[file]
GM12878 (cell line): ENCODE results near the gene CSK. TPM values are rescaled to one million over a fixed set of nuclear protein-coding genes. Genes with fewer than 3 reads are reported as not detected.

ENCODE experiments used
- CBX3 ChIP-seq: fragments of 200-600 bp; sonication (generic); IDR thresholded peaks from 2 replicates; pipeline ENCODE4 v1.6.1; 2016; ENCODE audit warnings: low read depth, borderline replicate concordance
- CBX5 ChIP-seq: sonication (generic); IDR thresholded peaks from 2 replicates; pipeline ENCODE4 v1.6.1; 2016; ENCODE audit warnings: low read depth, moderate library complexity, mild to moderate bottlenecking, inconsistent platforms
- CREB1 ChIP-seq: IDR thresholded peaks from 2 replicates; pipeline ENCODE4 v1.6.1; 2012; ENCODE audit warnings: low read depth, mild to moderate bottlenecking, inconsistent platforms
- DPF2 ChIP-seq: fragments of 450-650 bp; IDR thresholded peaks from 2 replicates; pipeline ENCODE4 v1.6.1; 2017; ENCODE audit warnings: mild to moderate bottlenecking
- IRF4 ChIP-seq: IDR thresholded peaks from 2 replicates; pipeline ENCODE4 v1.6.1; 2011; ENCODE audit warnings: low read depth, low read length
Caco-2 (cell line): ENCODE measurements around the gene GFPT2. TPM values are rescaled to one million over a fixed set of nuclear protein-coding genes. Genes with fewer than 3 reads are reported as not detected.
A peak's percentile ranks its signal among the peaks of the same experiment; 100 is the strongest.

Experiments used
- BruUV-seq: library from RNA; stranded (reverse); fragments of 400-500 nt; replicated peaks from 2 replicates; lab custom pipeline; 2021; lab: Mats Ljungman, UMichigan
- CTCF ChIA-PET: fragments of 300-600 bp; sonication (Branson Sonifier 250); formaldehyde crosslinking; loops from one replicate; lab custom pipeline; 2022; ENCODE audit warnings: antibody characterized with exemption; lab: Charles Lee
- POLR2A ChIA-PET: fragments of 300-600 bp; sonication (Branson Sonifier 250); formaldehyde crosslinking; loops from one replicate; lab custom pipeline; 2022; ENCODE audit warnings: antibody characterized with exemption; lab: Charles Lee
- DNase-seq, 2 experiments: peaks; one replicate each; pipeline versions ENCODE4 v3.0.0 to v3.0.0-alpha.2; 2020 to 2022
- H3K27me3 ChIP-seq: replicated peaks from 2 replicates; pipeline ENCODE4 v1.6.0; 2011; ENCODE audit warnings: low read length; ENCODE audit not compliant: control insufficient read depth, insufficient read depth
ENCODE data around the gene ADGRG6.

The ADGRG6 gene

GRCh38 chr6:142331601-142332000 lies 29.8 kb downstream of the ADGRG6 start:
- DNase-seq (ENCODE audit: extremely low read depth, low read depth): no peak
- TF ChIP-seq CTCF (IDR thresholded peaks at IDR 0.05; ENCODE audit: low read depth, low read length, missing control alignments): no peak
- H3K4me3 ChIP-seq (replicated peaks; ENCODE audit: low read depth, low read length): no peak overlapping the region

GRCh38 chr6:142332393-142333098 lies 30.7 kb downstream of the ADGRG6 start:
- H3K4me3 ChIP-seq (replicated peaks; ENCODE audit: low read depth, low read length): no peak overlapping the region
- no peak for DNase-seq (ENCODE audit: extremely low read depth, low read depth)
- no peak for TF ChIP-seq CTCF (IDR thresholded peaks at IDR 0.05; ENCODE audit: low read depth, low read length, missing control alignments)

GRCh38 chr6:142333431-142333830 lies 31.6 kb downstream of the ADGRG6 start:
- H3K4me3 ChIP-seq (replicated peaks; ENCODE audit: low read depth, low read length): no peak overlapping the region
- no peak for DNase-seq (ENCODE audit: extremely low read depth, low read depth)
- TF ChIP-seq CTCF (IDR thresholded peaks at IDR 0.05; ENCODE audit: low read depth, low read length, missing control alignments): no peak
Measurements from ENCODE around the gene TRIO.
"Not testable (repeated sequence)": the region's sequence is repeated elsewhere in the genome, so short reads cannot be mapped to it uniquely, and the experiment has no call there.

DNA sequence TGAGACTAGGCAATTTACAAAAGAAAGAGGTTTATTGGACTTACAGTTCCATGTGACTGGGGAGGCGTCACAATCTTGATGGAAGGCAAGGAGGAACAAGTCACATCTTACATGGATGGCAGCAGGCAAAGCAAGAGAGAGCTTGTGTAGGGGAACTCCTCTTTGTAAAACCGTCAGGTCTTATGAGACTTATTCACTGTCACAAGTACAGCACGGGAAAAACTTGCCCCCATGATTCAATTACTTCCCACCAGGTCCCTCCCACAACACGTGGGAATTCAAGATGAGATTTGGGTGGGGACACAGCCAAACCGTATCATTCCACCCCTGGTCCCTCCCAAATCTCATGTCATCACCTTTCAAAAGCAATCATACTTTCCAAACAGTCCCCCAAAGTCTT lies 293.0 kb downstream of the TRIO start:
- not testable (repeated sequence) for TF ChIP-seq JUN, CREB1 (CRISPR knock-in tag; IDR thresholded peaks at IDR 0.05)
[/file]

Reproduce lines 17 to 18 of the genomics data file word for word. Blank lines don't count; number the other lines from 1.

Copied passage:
The ADGRG6 gene

GRCh38 chr6:142331601-142332000 lies 29.8 kb downstream of the ADGRG6 start: